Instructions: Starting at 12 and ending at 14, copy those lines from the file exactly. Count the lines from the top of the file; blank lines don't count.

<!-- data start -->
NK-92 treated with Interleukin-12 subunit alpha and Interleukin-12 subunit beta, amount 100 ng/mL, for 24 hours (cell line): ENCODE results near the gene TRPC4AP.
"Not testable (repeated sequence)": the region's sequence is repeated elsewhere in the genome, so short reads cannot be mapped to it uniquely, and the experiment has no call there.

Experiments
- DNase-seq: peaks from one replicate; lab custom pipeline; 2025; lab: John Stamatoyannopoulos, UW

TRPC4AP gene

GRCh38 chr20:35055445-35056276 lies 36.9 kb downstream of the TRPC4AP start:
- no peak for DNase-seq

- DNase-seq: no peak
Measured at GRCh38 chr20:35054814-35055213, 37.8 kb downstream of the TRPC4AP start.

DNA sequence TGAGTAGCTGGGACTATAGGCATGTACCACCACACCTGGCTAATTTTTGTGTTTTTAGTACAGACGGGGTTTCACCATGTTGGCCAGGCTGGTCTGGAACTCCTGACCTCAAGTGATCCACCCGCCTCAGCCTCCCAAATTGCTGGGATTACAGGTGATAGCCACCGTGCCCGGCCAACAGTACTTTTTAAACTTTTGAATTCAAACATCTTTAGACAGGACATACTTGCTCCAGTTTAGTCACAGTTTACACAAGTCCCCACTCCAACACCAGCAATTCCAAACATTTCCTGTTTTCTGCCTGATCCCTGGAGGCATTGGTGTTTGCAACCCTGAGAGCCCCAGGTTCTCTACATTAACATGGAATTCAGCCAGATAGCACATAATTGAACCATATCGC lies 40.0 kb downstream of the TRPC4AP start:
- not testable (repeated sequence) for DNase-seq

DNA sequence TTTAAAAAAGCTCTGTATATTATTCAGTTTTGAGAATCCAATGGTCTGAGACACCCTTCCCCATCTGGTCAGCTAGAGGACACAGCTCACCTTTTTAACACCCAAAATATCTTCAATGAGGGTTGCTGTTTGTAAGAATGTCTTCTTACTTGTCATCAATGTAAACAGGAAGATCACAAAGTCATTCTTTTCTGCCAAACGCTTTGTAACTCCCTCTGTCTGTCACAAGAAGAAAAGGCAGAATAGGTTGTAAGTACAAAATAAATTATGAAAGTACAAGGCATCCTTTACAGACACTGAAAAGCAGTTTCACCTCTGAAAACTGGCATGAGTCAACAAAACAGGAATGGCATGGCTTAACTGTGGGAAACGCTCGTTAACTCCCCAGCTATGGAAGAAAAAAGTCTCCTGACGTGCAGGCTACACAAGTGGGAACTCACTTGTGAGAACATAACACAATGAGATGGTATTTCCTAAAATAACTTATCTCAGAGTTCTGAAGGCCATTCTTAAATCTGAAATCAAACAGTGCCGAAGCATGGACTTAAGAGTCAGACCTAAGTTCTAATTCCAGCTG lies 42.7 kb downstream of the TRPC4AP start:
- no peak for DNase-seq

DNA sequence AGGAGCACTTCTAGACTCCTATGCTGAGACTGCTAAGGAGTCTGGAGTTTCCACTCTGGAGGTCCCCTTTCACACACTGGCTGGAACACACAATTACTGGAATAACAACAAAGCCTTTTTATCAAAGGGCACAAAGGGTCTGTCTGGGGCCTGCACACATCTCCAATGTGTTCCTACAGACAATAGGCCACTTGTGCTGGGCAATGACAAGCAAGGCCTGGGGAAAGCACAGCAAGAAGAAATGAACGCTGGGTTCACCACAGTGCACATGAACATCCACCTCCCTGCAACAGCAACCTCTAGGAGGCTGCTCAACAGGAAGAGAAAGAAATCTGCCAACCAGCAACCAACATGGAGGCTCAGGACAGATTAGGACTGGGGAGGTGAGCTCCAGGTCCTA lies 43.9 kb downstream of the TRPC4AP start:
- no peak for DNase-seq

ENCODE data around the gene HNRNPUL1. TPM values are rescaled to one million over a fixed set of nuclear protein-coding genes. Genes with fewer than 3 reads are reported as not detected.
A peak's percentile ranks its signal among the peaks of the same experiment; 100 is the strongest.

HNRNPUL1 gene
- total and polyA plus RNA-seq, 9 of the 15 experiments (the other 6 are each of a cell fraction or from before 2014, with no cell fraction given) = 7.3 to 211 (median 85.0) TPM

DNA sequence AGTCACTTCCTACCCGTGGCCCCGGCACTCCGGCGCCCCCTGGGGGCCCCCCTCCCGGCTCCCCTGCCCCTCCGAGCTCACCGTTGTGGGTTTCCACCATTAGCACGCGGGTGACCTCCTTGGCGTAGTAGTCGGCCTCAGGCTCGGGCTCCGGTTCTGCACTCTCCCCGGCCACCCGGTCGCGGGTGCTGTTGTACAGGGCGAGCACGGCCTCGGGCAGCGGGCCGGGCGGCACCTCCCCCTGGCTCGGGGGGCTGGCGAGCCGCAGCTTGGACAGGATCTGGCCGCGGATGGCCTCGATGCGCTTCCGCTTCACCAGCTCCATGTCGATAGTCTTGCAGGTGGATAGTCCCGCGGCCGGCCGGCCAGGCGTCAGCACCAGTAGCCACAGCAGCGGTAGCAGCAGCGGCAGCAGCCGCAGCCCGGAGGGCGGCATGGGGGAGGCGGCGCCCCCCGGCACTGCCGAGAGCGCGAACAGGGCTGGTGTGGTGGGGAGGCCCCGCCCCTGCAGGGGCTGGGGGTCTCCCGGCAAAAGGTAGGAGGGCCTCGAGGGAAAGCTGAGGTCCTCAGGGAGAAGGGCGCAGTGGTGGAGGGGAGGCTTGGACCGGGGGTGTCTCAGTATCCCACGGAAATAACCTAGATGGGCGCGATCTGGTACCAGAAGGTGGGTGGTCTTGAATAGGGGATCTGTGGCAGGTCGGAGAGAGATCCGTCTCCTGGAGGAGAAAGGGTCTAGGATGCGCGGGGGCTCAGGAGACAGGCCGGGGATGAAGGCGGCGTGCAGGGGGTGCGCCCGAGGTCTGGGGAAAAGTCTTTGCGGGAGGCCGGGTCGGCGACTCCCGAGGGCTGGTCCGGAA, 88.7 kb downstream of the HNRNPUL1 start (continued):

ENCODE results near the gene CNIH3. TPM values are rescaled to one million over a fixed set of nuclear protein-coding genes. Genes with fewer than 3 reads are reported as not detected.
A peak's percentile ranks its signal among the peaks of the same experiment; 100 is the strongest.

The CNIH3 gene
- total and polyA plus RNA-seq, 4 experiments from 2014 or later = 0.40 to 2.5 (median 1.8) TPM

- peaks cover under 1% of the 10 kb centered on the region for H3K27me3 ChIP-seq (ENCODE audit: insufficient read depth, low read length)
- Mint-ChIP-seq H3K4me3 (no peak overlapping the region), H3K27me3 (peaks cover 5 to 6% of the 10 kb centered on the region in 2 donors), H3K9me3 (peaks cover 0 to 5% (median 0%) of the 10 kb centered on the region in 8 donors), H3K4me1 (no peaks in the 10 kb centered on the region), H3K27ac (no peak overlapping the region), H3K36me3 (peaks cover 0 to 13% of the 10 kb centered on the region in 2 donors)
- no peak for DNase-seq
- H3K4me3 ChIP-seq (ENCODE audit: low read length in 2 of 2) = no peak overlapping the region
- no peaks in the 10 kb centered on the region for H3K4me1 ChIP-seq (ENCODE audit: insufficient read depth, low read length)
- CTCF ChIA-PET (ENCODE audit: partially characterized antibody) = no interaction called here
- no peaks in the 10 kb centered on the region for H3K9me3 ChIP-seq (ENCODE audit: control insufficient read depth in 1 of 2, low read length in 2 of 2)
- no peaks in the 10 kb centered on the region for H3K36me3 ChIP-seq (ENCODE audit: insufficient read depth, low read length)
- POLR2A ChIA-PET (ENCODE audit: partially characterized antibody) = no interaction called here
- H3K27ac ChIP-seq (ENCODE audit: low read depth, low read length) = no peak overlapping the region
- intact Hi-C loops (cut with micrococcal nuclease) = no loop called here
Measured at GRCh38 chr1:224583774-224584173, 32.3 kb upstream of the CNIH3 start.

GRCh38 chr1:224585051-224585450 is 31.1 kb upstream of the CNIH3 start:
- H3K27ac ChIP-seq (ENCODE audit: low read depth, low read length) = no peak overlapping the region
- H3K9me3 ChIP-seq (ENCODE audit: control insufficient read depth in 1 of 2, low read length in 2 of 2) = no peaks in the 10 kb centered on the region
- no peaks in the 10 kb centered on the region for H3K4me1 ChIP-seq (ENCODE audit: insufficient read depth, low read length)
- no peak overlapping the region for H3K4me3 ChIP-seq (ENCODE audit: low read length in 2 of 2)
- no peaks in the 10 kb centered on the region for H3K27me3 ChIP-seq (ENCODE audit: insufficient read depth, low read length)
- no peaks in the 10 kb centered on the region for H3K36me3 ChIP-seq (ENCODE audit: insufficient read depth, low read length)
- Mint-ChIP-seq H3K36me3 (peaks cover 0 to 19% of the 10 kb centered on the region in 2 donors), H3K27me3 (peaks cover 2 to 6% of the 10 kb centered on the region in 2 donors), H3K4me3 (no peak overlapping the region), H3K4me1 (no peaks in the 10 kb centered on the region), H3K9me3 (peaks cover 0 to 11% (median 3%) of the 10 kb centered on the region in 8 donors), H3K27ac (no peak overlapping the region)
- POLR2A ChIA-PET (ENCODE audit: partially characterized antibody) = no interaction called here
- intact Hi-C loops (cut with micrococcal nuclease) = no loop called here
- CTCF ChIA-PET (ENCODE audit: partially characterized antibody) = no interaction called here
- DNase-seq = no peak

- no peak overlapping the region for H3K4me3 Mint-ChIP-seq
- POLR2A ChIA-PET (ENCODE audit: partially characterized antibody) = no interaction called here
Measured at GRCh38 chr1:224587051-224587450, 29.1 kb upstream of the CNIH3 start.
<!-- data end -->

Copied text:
DNA sequence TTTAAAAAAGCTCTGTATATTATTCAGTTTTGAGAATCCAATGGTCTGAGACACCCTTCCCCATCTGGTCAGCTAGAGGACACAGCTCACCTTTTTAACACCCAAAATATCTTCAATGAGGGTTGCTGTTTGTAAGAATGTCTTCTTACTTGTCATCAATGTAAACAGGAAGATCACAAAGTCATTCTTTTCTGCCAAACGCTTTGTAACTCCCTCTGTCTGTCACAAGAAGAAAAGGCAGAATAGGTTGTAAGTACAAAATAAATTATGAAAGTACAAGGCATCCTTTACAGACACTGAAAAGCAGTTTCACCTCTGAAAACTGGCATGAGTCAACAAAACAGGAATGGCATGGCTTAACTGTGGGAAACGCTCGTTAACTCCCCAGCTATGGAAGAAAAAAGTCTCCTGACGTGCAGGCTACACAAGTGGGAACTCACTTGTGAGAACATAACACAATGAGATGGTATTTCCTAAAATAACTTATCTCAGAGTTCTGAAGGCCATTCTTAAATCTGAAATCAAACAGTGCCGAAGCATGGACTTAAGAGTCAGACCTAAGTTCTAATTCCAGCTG lies 42.7 kb downstream of the TRPC4AP start:
- no peak for DNase-seq

DNA sequence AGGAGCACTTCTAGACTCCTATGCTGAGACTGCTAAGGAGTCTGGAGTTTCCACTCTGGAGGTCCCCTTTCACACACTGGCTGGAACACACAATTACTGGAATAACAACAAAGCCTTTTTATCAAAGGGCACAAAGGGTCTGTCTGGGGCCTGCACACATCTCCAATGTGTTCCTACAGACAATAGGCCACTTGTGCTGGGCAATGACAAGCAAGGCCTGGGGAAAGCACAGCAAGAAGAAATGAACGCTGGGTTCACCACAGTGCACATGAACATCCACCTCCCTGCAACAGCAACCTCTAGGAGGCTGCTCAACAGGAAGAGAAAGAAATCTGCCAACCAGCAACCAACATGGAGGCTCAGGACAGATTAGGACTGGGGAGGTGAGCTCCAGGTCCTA lies 43.9 kb downstream of the TRPC4AP start: